FDA proposes to reduce environmental filing burdens.

Converters, suppliers, and food companies commonly seek "clearances" from the Food and Drug Administration (FDA) by filing food additive petitions, "generally recognized as safe" (GRAS) affirmation petitions, and "threshold of regulation" requests. The problem is that firms seeking such clearances must also provide a detailed environmental assessment (EA) of the impact of their request. This can be an extremely difficult burden, because EAs are often expensive and time-consuming to prepare.

It was welcome news, therefore, when the FDA recently announced a proposed rule that would decrease the regulatory burden on industry with regard to filing EAs. Unfortunately, the FDA proposal does not go far enough. It would still require EAs be submitted as part of certain petitions and even some threshold of regulation requests, despite the fact that, in the 21 years since the filing of EAs became required, in only two cases has FDA required the preparation of an environmental impact statement. The reason is that all other indirect food additive petitions have resulted in a "finding of no significant impact" on the environment, eliminating the need for the environmental impact statement.

The preparation of an EA is required, subject to certain exceptions, pursuant to FDA regulations implementing the National Environmental Policy Act. NEPA requires an environmental impact statement for actions that significantly affect the quality of the human environment.

EAs contain environmental information on a proposed action and form the basis for FDA to determine whether an environmental impact statement or a "finding of no significant impact" should be prepared. Based on the agency's experience, certain types of substances generally do not raise significant environmental concerns.

FDA now proposes two things. The first is to increase the number of submissions to FDA that would be categorically excluded from the need to prepare an EA. The second is that submissions still requiring preparation of an EA would no longer require information on manufacturing sites or certification of compliance with federal, state, and local emissions requirements.

Under the rule FDA would not require petitioners to submit EAs as part of food additive petitions or threshold of regulation requests where the "additive" is a "functional component of finished food packaging materials present at not greater than 5%-by-weight." Such submissions now must include an abbreviated EA.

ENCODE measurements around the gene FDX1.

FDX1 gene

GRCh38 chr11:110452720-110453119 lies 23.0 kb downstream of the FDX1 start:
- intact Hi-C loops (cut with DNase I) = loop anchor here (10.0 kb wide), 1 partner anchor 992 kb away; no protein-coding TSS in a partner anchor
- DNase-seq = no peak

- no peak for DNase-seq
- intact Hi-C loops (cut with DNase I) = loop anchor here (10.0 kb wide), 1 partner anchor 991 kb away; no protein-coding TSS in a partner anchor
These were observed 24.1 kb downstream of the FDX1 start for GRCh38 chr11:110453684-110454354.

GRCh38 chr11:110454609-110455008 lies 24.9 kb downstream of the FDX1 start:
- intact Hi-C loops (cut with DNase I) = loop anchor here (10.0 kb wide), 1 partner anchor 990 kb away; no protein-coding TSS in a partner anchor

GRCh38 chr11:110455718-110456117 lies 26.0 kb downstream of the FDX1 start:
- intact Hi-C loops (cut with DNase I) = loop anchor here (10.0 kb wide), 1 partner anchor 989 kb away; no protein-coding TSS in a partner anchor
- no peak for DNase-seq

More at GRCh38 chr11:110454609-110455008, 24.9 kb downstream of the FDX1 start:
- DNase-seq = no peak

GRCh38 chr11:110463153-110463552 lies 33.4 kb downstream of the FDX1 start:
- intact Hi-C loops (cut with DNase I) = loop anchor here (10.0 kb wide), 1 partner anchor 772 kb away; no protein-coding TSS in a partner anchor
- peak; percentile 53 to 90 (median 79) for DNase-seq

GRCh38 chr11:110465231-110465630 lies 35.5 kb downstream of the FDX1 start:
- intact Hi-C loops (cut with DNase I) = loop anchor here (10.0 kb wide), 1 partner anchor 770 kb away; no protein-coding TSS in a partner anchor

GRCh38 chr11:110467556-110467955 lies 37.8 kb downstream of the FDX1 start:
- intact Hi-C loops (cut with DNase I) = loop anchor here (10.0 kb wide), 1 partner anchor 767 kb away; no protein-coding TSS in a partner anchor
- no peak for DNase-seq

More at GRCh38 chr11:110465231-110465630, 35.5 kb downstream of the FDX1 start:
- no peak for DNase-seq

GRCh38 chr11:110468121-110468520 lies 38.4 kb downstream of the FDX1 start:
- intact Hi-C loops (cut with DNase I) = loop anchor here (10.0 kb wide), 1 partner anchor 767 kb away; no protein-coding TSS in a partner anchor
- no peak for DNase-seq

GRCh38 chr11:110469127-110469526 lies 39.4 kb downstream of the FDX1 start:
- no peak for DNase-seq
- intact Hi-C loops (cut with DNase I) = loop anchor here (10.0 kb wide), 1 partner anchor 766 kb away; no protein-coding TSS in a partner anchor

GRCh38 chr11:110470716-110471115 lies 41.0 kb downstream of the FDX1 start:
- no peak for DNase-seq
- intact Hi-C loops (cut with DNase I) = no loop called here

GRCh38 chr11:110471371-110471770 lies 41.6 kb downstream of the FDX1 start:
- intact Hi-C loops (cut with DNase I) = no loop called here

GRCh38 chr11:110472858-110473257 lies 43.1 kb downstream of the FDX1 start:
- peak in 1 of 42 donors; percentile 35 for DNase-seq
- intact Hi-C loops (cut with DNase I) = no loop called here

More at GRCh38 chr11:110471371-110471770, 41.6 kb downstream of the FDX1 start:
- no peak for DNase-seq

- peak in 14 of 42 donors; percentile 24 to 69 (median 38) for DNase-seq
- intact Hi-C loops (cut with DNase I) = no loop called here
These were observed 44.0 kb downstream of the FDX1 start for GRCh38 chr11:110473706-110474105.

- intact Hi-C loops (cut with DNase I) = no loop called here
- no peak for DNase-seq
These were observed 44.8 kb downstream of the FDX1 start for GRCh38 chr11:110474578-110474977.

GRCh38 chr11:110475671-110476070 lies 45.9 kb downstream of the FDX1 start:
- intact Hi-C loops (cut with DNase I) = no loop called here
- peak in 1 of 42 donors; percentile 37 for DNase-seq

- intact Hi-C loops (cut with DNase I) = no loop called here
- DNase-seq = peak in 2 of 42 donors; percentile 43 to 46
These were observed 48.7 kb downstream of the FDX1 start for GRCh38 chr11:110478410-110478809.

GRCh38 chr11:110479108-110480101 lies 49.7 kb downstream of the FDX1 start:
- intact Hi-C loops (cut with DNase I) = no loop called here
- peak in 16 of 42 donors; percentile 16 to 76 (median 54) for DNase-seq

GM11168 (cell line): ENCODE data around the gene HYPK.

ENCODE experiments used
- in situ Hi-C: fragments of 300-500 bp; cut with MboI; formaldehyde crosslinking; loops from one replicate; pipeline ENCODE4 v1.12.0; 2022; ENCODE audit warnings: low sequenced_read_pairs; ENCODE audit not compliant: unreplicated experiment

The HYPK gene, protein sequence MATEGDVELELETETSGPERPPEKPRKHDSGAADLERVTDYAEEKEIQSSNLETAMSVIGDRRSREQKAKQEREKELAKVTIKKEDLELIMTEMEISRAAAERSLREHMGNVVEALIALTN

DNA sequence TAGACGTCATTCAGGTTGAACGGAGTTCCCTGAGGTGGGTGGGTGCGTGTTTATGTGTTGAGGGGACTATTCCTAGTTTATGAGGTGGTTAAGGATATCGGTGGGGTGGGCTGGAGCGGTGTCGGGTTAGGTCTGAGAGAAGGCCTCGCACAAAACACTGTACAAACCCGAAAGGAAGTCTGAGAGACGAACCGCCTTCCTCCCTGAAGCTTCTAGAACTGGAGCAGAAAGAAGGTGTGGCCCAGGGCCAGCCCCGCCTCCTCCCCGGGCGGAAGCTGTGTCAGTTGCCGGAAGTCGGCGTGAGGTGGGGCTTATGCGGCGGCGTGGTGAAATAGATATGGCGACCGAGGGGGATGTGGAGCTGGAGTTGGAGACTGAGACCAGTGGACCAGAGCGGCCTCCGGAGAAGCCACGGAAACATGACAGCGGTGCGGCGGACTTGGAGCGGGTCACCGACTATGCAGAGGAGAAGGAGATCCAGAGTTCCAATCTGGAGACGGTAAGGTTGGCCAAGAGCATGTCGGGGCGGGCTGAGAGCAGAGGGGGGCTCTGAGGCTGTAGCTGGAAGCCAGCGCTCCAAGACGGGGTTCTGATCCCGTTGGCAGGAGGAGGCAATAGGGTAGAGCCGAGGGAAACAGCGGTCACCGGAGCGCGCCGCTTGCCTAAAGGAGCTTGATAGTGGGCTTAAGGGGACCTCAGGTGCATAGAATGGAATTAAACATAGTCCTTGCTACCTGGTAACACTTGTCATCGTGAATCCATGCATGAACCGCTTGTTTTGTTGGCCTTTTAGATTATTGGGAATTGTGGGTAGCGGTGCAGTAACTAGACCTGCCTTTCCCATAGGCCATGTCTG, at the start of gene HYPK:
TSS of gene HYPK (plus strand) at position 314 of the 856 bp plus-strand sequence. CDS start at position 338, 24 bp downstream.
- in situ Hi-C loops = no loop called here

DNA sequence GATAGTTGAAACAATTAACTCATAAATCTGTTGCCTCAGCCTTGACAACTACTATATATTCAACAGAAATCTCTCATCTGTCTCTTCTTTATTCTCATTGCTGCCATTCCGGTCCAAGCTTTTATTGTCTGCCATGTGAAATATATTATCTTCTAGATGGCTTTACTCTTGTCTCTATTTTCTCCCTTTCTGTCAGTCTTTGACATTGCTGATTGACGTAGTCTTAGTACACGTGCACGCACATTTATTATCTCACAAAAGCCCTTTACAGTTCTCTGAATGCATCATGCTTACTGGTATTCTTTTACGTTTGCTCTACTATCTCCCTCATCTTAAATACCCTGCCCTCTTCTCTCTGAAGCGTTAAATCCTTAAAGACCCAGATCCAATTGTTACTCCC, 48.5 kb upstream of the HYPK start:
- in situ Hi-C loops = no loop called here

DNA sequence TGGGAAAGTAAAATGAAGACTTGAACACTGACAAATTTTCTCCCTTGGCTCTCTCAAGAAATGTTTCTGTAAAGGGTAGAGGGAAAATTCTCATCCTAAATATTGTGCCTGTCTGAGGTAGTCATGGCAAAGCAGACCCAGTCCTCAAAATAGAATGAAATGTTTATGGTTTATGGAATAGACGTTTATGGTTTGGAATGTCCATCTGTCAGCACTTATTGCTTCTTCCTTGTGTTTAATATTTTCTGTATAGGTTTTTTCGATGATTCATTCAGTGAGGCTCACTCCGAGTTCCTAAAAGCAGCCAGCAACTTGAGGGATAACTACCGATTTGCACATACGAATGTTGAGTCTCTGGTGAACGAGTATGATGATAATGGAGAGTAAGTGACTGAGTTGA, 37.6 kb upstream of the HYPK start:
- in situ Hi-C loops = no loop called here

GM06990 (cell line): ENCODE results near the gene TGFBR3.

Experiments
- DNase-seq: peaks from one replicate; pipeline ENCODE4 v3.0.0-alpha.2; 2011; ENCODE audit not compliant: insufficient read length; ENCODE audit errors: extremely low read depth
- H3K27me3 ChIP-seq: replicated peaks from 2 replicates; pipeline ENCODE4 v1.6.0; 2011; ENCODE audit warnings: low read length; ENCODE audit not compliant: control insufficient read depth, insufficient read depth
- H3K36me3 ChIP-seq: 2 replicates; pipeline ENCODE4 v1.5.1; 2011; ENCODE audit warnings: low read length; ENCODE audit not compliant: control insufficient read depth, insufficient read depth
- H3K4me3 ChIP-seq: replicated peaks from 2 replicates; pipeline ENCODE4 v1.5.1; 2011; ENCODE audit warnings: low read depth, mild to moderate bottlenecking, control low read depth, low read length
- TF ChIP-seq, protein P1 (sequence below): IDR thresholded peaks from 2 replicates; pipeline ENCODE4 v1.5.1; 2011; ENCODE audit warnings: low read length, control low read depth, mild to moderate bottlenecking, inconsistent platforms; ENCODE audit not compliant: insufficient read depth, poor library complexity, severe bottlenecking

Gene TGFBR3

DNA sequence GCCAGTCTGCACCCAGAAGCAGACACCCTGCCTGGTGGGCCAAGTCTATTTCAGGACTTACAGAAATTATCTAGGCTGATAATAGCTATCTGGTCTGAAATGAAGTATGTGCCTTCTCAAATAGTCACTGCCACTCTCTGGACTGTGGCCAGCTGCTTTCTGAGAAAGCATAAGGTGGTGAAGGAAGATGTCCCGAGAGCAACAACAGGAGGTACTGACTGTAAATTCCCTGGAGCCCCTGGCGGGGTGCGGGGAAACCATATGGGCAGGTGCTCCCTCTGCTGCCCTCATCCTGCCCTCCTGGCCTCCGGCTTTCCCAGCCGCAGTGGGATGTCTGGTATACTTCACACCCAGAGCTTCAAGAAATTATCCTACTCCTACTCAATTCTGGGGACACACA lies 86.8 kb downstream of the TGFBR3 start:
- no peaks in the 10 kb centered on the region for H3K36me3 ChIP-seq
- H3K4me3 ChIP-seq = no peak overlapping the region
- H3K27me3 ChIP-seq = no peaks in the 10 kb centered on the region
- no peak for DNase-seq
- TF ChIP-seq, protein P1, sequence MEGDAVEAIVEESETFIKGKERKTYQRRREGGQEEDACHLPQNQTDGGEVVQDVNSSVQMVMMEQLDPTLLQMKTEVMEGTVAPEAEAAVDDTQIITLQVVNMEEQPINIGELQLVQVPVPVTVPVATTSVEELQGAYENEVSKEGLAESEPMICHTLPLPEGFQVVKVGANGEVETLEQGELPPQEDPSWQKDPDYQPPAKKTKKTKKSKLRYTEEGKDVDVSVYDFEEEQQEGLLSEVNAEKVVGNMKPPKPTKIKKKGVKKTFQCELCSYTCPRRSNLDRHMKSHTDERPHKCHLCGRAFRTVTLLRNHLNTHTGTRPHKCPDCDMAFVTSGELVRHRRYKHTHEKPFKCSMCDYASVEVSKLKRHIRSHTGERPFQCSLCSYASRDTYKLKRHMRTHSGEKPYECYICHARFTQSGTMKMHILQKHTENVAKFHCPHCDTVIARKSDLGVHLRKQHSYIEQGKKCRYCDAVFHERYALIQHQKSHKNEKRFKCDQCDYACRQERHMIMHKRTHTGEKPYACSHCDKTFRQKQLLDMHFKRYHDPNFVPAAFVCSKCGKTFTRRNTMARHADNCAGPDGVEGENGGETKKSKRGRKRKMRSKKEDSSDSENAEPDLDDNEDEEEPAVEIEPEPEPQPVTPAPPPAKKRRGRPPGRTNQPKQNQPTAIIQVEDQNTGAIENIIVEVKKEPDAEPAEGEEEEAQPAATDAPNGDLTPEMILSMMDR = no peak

In the case of "nonfunctional" additives, e.g., catalysts and emulsifiers, present at less than 5% by weight of the finished food packaging material, an abbreviated EA will still be necessary. FDA makes a distinction between functional and nonfunctional components in this instance, because non functional components may create a potential for exposure at the site of use.

The rule also provides categorical exclusion from the need for an EA for food additive petitions and threshold of regulation requests for food contact articles intended for repeated use. FDA found that the use of such articles, with their limited market and extended life spans, does not significantly affect the environment.

The proposed categorical exclusion also applies to petitions to establish or amend regulations for prior sanctioned food ingredients and to GRAS affirmation petitions (including components of food packaging) if the substance is already marketed in the US for the use.

Also, actions to prohibit or otherwise restrict or reduce the use of a substance in food, food packaging, or cosmetics (e.g., the withdrawal of approval of the use of a food or color additive) are excluded from the current EA requirements.

These exclusions would be very useful; however, the proposal could be expanded to remove FDA from the environmental assessment business entirely. Other federal and state authorities pervasively regulate the environmental effects of the manufacture, use, and disposal of the products subject to FDA's jurisdiction. FDA rulings on the regulatory status of products have, at most, indirect effects on the environment. Such effects are then subject to the control of laws, regulations, and authorities directly concerned with the environment. FDA's oversight is not needed to assure that its activities do not have a significant adverse effect on the environment since environmental impact is not the principal focus of FDA's regulatory activity and expertise.

Malcolm D. MacArthur is legal counsel to the Flexible Packaging Association, other trade groups, and corporations.

Sun Chemical HD Plates

Subscribe to PFFC's EClips Newsletter